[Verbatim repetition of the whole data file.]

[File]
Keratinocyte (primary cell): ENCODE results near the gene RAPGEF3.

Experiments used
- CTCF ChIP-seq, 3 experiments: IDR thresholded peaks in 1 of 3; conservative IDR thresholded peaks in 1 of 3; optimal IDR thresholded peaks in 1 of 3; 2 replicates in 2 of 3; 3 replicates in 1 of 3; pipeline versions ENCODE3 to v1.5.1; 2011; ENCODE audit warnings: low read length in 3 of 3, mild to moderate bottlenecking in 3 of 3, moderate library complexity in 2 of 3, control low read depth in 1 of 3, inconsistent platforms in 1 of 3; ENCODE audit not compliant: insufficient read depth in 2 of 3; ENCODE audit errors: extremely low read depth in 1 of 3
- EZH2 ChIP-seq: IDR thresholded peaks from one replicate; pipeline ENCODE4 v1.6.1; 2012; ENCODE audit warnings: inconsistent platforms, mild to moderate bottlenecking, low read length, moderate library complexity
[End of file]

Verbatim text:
Keratinocyte (primary cell): ENCODE results near the gene RAPGEF3.

Experiments used
- CTCF ChIP-seq, 3 experiments: IDR thresholded peaks in 1 of 3; conservative IDR thresholded peaks in 1 of 3; optimal IDR thresholded peaks in 1 of 3; 2 replicates in 2 of 3; 3 replicates in 1 of 3; pipeline versions ENCODE3 to v1.5.1; 2011; ENCODE audit warnings: low read length in 3 of 3, mild to moderate bottlenecking in 3 of 3, moderate library complexity in 2 of 3, control low read depth in 1 of 3, inconsistent platforms in 1 of 3; ENCODE audit not compliant: insufficient read depth in 2 of 3; ENCODE audit errors: extremely low read depth in 1 of 3
- EZH2 ChIP-seq: IDR thresholded peaks from one replicate; pipeline ENCODE4 v1.6.1; 2012; ENCODE audit warnings: inconsistent platforms, mild to moderate bottlenecking, low read length, moderate library complexity